Lessons Learned from the Great Recession

Investing
History
Behavioral Finance
By
John R. Brock, Ph.D.

Before the turmoil of last decade’s Great Recession fades from our memory, it would be useful to reflect on lessons learned from this stressful experience. As you recall, the stock market was hit particularly hard during the financial crisis. From late 2007 through early March 2009, the Dow Jones Industrial Average and the S&P 500 both dropped over 50%. This was stressful indeed! If a portfolio drops by half, it takes a 100% increase just to get back to its starting value, and at a compound annual growth rate of 10% (the S&P 500’s long-term average), doubling the portfolio value would seem to take over seven years. No wonder stock market volatility strikes fear into many investors. How should long-term investors deal with such a bear market, and with market volatility in general?

When experiencing down markets, many investors, fearful of losses, sell their stock holdings and move into what they view as “safe” assets such as U.S. Treasury bills or money funds. Unfortunately, while T-bills do reduce volatility, they do not eliminate risk. Such a portfolio adjustment merely transfers the threat from one source (volatility) to another (lost purchasing power). To put this in perspective, consider the following data for December 31, 2007 through December 31, 2017:

 

 

Compound Annual Growth Rate

S&P 500

8.5%

Treasury Bills

0.3%

Inflation

1.6%

 

Even though the past decade included the greatest stock market decline since the Great Depression, the S&P 500 still delivered a compound annual growth rate of 8.5% (an inflation-adjusted rate of return of 6.9%). Conversely, investing in T-bills over this same period would have produced a paltry 0.3% annual return, which is negative when inflation-adjusted—more than 1% loss in purchasing power every year.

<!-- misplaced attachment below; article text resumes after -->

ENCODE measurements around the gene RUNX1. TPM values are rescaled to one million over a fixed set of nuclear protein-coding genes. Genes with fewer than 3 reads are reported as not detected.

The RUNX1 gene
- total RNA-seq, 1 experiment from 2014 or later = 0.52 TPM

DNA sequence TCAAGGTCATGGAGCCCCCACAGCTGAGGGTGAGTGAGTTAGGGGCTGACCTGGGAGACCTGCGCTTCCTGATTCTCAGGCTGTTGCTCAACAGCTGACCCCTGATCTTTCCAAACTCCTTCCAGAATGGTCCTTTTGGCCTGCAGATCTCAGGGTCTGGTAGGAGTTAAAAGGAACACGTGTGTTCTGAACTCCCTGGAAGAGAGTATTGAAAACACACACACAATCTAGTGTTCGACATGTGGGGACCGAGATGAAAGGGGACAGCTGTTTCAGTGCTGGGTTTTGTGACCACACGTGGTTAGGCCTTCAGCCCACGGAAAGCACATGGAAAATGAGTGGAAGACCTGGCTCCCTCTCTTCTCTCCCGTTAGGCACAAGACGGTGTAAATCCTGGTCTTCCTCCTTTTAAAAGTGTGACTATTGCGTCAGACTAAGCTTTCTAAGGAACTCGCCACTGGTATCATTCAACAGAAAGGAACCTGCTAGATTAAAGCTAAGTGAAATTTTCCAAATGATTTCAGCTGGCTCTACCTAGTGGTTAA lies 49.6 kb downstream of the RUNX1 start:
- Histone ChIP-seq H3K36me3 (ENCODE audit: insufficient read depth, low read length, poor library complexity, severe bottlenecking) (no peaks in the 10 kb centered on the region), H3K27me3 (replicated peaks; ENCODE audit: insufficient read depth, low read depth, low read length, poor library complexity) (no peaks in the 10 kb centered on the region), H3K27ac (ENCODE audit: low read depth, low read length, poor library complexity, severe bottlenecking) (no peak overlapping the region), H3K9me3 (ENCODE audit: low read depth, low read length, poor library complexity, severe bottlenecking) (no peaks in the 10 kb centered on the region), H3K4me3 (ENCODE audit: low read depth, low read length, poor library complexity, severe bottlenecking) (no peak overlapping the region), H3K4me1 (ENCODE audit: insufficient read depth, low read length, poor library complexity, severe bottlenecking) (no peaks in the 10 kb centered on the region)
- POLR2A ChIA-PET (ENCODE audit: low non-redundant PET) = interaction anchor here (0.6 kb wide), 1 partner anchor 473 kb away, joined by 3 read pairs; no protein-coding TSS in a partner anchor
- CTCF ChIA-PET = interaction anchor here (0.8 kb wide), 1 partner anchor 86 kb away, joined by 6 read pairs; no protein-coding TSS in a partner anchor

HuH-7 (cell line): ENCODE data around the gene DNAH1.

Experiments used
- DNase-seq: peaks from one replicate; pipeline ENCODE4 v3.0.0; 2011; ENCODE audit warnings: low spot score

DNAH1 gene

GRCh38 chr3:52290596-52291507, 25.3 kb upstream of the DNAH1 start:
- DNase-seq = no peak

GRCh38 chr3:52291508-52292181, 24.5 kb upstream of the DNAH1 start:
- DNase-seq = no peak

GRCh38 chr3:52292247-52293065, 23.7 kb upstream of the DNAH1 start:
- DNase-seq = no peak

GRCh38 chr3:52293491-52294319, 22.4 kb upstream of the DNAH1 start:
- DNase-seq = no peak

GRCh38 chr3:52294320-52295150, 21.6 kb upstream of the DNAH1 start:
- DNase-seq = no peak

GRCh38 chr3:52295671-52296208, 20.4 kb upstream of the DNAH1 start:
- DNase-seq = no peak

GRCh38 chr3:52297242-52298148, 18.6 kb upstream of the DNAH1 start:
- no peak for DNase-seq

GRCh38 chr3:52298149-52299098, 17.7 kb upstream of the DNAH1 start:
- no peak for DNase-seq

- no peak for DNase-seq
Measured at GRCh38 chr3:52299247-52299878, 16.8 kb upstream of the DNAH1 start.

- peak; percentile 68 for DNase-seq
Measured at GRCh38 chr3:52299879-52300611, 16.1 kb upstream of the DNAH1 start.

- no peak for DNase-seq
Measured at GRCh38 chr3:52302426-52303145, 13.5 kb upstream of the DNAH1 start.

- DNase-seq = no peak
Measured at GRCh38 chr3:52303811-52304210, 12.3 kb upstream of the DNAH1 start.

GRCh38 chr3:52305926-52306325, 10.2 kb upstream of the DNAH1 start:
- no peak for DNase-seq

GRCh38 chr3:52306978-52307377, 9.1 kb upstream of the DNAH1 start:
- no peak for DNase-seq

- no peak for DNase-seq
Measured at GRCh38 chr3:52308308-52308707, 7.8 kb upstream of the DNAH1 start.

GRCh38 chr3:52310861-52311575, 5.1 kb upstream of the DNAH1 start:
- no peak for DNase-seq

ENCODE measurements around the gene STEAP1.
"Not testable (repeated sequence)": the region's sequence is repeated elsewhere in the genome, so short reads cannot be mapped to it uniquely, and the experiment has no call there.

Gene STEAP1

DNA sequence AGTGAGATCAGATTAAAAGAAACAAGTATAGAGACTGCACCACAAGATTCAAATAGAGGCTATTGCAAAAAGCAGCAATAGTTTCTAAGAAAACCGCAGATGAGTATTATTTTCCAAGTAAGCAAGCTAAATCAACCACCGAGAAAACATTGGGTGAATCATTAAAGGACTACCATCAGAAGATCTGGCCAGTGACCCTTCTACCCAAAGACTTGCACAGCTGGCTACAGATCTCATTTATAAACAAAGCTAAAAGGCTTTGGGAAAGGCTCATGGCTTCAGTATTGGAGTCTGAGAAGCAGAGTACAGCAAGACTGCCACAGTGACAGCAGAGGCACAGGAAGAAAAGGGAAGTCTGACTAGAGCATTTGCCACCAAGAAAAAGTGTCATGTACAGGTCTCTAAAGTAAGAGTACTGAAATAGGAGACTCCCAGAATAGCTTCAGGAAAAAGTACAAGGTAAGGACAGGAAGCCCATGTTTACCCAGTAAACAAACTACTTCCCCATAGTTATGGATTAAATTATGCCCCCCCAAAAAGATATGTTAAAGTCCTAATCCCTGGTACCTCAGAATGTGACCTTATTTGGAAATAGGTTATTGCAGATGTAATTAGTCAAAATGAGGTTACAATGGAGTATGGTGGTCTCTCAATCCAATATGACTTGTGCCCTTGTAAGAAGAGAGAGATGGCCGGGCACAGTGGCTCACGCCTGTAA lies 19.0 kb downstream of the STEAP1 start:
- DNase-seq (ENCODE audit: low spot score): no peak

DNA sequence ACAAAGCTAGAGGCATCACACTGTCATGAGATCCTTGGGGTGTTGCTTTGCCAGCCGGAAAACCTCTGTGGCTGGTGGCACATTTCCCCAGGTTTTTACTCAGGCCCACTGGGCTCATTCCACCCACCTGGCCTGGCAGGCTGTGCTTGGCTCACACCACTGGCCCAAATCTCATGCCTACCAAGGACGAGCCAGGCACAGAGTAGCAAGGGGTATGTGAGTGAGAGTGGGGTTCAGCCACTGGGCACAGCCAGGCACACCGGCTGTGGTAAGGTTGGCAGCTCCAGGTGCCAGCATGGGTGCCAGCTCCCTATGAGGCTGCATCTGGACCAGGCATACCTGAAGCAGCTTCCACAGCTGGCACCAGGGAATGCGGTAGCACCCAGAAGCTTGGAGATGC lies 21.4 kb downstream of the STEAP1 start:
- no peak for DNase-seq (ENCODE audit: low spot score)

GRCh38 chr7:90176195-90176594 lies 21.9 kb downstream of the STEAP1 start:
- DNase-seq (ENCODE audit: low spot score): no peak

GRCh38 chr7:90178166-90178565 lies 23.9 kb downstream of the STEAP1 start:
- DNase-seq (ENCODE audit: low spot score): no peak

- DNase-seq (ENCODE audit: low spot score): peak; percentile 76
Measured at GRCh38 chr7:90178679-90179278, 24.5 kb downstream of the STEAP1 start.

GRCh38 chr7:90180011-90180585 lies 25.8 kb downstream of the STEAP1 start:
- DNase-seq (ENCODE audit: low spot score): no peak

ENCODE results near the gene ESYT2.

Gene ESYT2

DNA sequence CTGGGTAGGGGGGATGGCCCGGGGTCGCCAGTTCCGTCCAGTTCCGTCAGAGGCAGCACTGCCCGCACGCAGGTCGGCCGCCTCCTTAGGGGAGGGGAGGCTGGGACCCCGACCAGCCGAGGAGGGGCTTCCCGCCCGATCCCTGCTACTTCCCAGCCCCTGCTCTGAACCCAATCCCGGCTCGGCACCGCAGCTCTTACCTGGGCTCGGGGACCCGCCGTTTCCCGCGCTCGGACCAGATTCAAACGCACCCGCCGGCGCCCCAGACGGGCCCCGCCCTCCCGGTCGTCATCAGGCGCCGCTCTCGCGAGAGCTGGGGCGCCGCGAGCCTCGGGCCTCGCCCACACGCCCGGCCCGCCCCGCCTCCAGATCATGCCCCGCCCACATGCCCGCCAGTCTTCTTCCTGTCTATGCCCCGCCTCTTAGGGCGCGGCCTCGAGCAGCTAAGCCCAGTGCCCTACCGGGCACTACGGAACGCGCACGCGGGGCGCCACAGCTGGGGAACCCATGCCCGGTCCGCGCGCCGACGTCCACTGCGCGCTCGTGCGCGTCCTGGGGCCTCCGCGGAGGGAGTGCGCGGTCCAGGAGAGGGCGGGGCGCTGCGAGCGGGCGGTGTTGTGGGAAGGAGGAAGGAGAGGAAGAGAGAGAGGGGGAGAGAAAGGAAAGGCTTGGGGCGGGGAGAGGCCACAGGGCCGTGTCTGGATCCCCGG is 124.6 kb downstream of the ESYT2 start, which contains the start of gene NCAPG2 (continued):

While investors who move into T-bills during a down market usually have every intention of returning to equities once the market bottoms, determining when the market reaches its lowest point is extremely difficult, at best. For example, the S&P 500 bottomed in early March 2009 but then skyrocketed 55% from that bottom over the rest of that year (not to mention the strong returns that followed later). Regrettably, most market timers remained gloomy, sitting on the sidelines and missing out on this remarkable recovery. In fact, the S&P 500 regained its pre-bear market level within only three years—less than half the time it would have taken had the market grown at its 10% long-term average rate. This is not unusual after bear-market bottoms.

Undoubtedly we will encounter bear markets going forward, but no one can predict when they will occur or how steep they will be. The takeaway for long-term investors is to resist trying to time the market, which inevitably leads to two mistakes: selling low and buying high. Warren Buffet expressed this well, stating, “The antidote to … mistiming is for an investor … never to sell when the news is bad and stocks are well off their highs.”